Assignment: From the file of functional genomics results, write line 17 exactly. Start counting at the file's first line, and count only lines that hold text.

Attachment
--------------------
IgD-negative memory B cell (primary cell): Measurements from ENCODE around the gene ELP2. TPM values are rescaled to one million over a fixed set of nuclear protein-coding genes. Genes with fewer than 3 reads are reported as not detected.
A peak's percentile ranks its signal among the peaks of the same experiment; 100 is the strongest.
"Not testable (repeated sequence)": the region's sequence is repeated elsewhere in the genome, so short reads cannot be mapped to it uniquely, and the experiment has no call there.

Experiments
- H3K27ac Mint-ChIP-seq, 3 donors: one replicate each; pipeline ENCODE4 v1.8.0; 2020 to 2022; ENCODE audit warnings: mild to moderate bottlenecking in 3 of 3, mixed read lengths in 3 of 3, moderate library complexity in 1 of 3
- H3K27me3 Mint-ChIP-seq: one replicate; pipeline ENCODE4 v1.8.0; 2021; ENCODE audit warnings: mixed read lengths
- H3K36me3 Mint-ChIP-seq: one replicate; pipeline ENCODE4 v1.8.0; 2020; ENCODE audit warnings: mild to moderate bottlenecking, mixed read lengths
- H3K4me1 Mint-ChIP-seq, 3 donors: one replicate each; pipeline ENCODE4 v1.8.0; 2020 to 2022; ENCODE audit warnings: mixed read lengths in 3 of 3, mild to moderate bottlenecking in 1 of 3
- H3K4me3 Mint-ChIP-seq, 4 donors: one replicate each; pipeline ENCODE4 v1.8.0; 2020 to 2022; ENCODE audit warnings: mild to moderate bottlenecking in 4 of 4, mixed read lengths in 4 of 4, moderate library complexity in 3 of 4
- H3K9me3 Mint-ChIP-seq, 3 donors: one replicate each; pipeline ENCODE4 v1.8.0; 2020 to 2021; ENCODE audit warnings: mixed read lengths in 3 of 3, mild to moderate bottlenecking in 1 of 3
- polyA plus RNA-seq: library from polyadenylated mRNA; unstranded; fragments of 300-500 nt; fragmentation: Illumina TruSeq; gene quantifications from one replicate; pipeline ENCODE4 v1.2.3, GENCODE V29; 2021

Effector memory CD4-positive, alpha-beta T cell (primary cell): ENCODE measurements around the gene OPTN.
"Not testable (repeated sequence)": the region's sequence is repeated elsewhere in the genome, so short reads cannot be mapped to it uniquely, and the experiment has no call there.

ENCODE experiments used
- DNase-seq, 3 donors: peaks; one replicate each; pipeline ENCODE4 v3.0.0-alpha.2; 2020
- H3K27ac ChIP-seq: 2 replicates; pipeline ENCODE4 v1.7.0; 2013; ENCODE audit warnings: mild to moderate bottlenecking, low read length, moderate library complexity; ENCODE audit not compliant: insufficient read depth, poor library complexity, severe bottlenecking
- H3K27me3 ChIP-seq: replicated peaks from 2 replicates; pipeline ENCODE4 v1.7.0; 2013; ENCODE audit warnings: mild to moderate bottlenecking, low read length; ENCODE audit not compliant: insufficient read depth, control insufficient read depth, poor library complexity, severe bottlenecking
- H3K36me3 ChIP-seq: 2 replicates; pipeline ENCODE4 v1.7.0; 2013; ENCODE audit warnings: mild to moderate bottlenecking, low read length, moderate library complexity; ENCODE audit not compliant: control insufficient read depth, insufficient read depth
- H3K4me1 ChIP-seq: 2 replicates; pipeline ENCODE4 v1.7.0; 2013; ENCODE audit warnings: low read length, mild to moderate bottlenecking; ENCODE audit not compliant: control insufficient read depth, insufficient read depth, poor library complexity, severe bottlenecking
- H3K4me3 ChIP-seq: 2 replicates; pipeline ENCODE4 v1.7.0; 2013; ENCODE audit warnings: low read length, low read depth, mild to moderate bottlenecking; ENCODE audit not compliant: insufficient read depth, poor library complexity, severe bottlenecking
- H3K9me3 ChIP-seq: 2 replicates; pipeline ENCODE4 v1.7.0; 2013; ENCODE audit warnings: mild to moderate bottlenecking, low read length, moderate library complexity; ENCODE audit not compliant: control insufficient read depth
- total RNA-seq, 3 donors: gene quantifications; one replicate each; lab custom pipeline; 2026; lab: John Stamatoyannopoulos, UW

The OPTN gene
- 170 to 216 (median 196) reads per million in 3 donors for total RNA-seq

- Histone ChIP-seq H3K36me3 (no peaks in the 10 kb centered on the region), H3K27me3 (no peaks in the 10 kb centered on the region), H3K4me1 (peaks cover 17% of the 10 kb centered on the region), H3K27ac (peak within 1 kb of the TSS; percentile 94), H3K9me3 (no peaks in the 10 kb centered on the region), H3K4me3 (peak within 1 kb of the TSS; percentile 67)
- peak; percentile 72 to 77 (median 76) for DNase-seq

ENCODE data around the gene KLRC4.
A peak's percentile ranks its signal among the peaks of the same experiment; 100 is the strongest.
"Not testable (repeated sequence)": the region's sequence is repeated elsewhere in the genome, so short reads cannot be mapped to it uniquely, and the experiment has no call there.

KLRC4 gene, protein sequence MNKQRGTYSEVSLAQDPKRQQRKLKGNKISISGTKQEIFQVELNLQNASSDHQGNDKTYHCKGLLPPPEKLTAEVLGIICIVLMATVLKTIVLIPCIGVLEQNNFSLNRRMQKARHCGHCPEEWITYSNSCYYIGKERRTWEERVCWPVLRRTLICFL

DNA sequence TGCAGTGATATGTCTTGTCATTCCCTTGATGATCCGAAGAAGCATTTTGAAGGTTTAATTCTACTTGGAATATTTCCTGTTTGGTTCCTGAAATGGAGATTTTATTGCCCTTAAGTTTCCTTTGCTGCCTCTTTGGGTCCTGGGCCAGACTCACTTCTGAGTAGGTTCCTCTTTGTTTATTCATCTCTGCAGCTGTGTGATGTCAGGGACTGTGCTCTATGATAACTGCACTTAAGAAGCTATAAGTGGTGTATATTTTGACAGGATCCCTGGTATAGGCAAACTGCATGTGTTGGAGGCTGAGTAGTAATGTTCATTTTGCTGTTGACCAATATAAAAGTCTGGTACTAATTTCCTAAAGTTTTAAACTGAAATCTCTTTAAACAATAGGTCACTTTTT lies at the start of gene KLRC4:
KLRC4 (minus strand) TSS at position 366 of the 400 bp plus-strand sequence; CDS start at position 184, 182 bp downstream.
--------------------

- H3K27me3 ChIP-seq: replicated peaks from 2 replicates; pipeline ENCODE4 v1.7.0; 2013; ENCODE audit warnings: mild to moderate bottlenecking, low read length; ENCODE audit not compliant: insufficient read depth, control insufficient read depth, poor library complexity, severe bottlenecking